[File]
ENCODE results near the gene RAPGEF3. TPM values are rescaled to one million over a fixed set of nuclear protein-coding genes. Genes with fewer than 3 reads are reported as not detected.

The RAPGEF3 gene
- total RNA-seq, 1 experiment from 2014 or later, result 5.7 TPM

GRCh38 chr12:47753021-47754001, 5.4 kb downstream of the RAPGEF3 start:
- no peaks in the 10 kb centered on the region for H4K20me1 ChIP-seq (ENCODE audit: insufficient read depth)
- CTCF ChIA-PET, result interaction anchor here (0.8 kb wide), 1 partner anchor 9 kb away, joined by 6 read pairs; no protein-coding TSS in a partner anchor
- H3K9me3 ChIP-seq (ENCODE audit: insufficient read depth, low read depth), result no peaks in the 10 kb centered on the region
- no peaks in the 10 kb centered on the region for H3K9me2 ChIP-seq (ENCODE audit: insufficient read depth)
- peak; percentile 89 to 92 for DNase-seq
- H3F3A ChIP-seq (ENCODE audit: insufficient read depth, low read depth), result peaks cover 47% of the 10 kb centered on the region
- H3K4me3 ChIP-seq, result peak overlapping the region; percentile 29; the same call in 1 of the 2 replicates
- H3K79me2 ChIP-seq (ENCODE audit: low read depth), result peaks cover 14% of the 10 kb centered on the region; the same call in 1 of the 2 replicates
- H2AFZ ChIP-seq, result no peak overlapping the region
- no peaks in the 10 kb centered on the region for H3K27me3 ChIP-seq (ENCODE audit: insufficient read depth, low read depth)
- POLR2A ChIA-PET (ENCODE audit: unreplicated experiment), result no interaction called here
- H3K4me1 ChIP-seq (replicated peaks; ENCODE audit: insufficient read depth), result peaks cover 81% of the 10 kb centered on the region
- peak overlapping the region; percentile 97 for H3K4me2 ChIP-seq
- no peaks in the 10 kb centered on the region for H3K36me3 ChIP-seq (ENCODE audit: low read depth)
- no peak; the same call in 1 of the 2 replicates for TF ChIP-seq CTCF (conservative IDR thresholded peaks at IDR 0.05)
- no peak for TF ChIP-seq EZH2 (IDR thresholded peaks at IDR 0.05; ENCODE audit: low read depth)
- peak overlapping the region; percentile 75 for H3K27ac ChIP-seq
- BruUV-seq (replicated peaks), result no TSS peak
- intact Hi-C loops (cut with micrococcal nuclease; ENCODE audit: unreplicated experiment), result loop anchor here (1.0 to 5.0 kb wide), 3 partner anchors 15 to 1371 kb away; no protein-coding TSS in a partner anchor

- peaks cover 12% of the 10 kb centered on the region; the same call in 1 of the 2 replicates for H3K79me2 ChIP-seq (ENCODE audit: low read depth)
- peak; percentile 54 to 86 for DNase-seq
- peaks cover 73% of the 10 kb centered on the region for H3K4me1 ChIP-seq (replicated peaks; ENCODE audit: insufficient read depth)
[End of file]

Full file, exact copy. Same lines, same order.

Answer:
ENCODE results near the gene RAPGEF3. TPM values are rescaled to one million over a fixed set of nuclear protein-coding genes. Genes with fewer than 3 reads are reported as not detected.

The RAPGEF3 gene
- total RNA-seq, 1 experiment from 2014 or later, result 5.7 TPM

GRCh38 chr12:47753021-47754001, 5.4 kb downstream of the RAPGEF3 start:
- no peaks in the 10 kb centered on the region for H4K20me1 ChIP-seq (ENCODE audit: insufficient read depth)
- CTCF ChIA-PET, result interaction anchor here (0.8 kb wide), 1 partner anchor 9 kb away, joined by 6 read pairs; no protein-coding TSS in a partner anchor
- H3K9me3 ChIP-seq (ENCODE audit: insufficient read depth, low read depth), result no peaks in the 10 kb centered on the region
- no peaks in the 10 kb centered on the region for H3K9me2 ChIP-seq (ENCODE audit: insufficient read depth)
- peak; percentile 89 to 92 for DNase-seq
- H3F3A ChIP-seq (ENCODE audit: insufficient read depth, low read depth), result peaks cover 47% of the 10 kb centered on the region
- H3K4me3 ChIP-seq, result peak overlapping the region; percentile 29; the same call in 1 of the 2 replicates
- H3K79me2 ChIP-seq (ENCODE audit: low read depth), result peaks cover 14% of the 10 kb centered on the region; the same call in 1 of the 2 replicates
- H2AFZ ChIP-seq, result no peak overlapping the region
- no peaks in the 10 kb centered on the region for H3K27me3 ChIP-seq (ENCODE audit: insufficient read depth, low read depth)
- POLR2A ChIA-PET (ENCODE audit: unreplicated experiment), result no interaction called here
- H3K4me1 ChIP-seq (replicated peaks; ENCODE audit: insufficient read depth), result peaks cover 81% of the 10 kb centered on the region
- peak overlapping the region; percentile 97 for H3K4me2 ChIP-seq
- no peaks in the 10 kb centered on the region for H3K36me3 ChIP-seq (ENCODE audit: low read depth)
- no peak; the same call in 1 of the 2 replicates for TF ChIP-seq CTCF (conservative IDR thresholded peaks at IDR 0.05)
- no peak for TF ChIP-seq EZH2 (IDR thresholded peaks at IDR 0.05; ENCODE audit: low read depth)
- peak overlapping the region; percentile 75 for H3K27ac ChIP-seq
- BruUV-seq (replicated peaks), result no TSS peak
- intact Hi-C loops (cut with micrococcal nuclease; ENCODE audit: unreplicated experiment), result loop anchor here (1.0 to 5.0 kb wide), 3 partner anchors 15 to 1371 kb away; no protein-coding TSS in a partner anchor

- peaks cover 12% of the 10 kb centered on the region; the same call in 1 of the 2 replicates for H3K79me2 ChIP-seq (ENCODE audit: low read depth)
- peak; percentile 54 to 86 for DNase-seq
- peaks cover 73% of the 10 kb centered on the region for H3K4me1 ChIP-seq (replicated peaks; ENCODE audit: insufficient read depth)